[ISN] Anatomy Of A Break-In
isn at c4i.org
Tue Jan 17 01:32:05 EST 2006
Forwarded from: William Knowles <wk at c4i.org>
By Ira Winkler
Internet Security Advisors Group
Jan 16, 2006
A large multinational company was about to undergo a full security
audit, and the CIO didn't want any surprises. He was looking for
advance warning of any problems that might be discovered in the formal
audit so he could be ready with a remediation plan.
The company, which employs more than 10,000 people, is responsible for
critical elements of physical infrastructures around the world and is
regularly targeted by a wide variety of bad guys, including terrorists
and foreign governments. The CIO believed the company had some
problems with physical security and end-user systems but thought he
had the servers and network locked down.
To get a true picture of the company's overall security, the CIO hired
my team to do a preassessment without informing the majority of
employees. For political reasons, he had to let several people know
the test would be performed. And just to make my job more of a
challenge, the director of the network operations center vowed my team
wouldn't break into his systems or facilities.
Most of the company's assessment funds had been allocated to the
formal audit, so the preassessment budget was tight. We had an
advantage in that I'd been at the facility before for an unrelated
reason, so I knew the makeup of the main facility and some of its
physical weaknesses, which would save us a day or so of
We typically begin an espionage simulation by gathering intelligence
on the company's physical, technical, and operational infrastructures,
and on its personnel. Our search revealed a variety of information
about the contracts the company was pursuing, as well as details on
its facilities. Most troubling, we found maps of some facilities in
high-risk areas, which could help malicious parties target the company
and its people. We also found a corporate phone directory intended for
internal use. This would have immense value for the social-engineering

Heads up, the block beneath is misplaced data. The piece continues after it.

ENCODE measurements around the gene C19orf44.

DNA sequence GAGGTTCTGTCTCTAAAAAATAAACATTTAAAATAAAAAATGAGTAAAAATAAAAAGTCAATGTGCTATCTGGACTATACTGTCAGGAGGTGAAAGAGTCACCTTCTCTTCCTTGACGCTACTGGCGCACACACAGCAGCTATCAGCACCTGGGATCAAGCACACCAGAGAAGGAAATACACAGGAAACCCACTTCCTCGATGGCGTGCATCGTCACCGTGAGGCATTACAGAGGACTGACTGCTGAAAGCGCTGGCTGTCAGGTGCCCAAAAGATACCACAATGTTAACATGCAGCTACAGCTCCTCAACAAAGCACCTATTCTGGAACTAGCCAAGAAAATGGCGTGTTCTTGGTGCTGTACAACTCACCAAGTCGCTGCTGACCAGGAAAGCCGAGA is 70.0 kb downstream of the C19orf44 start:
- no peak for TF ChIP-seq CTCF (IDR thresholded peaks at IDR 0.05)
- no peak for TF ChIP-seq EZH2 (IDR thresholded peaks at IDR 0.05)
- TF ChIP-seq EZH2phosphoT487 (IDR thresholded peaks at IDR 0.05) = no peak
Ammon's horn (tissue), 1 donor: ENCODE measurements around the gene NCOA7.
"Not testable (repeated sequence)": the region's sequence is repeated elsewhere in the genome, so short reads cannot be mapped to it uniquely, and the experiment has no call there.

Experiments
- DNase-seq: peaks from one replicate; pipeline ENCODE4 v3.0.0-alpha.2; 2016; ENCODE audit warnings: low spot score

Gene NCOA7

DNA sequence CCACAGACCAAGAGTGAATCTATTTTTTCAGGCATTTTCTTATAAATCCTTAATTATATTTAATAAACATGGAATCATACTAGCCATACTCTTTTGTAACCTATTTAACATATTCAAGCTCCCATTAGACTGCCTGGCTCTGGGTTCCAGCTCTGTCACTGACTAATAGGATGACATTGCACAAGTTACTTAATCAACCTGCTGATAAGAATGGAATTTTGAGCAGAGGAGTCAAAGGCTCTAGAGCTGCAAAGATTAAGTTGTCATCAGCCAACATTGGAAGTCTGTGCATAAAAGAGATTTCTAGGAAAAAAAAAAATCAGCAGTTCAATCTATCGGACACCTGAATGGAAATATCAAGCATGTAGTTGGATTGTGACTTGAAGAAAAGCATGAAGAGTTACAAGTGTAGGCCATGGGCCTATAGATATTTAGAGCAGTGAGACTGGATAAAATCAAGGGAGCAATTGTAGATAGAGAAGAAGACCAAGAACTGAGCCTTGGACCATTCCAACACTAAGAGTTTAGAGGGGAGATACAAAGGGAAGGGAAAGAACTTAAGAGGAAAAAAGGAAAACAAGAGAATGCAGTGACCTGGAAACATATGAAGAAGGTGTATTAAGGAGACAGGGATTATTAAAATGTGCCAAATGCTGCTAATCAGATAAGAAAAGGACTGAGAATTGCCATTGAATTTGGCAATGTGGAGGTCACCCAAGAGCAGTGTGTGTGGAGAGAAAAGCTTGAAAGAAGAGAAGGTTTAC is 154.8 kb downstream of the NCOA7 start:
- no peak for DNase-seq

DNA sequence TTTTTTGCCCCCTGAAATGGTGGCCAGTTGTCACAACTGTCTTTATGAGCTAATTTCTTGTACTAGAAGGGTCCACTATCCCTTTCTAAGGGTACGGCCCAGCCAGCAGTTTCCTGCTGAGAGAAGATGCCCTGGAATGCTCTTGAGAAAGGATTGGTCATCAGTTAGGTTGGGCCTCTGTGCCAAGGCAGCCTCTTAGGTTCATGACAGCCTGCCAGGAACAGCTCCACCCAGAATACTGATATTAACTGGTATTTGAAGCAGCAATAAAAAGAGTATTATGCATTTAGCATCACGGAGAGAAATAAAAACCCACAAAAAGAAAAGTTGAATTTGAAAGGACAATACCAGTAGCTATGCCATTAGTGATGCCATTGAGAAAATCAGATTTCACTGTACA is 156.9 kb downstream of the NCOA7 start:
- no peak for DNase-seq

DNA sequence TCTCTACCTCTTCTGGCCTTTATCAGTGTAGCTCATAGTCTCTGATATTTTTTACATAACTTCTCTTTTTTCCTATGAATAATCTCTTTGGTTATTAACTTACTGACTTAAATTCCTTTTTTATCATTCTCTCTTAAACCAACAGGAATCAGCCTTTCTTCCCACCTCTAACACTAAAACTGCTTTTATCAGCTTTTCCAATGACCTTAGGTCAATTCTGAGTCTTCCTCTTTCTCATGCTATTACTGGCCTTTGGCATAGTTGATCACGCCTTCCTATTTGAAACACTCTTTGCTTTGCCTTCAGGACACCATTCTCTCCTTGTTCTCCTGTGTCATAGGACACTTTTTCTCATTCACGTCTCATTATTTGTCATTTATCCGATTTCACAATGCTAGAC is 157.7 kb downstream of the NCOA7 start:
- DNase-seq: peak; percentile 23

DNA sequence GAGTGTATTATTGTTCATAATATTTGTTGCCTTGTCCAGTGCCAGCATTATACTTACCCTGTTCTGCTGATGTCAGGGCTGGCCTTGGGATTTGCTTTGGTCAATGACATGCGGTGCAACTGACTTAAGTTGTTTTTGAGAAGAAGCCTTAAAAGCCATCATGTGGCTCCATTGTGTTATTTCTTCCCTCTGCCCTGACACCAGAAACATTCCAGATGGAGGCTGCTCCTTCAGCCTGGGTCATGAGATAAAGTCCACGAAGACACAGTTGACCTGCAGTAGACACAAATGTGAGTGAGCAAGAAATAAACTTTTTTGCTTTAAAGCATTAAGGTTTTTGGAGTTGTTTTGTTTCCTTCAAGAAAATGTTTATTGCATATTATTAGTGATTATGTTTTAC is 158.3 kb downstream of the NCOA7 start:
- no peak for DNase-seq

attacks we were planning.
We uncovered information about the company's generic technical
architecture by looking at trade Web sites and postings the company's
IT staff had made to newsgroups. We knew the company had a Windows
infrastructure with Sun Microsystems computers handling most of the
server duties. Knowing the hardware and software let us predict
technical vulnerabilities and helped us prepare to target the systems,
both internally and externally.
We also found a variety of corporate domains to target. Later we
learned that the people responsible for managing the company's
Internet presence didn't know about some of these domains, which
provided back doors into the company. Along the same lines, our search
turned up more than 100 Web servers, though the IT staff had figured
there were fewer than a dozen. We learned of the discrepancy when we
informed someone from the CIO's staff of our findings at a breakfast
meeting our first day on-site.
As happens in about half our reconnaissance efforts, we found evidence
of illicit employee activities. For example, one employee was using
his company E-mail account to sell information on how to perform
After a day and a half of this preliminary investigation, we ventured
on-site. Three of us were involved in the internal test: Kevin, a
technician familiar with attacks on Unix and Windows (the company's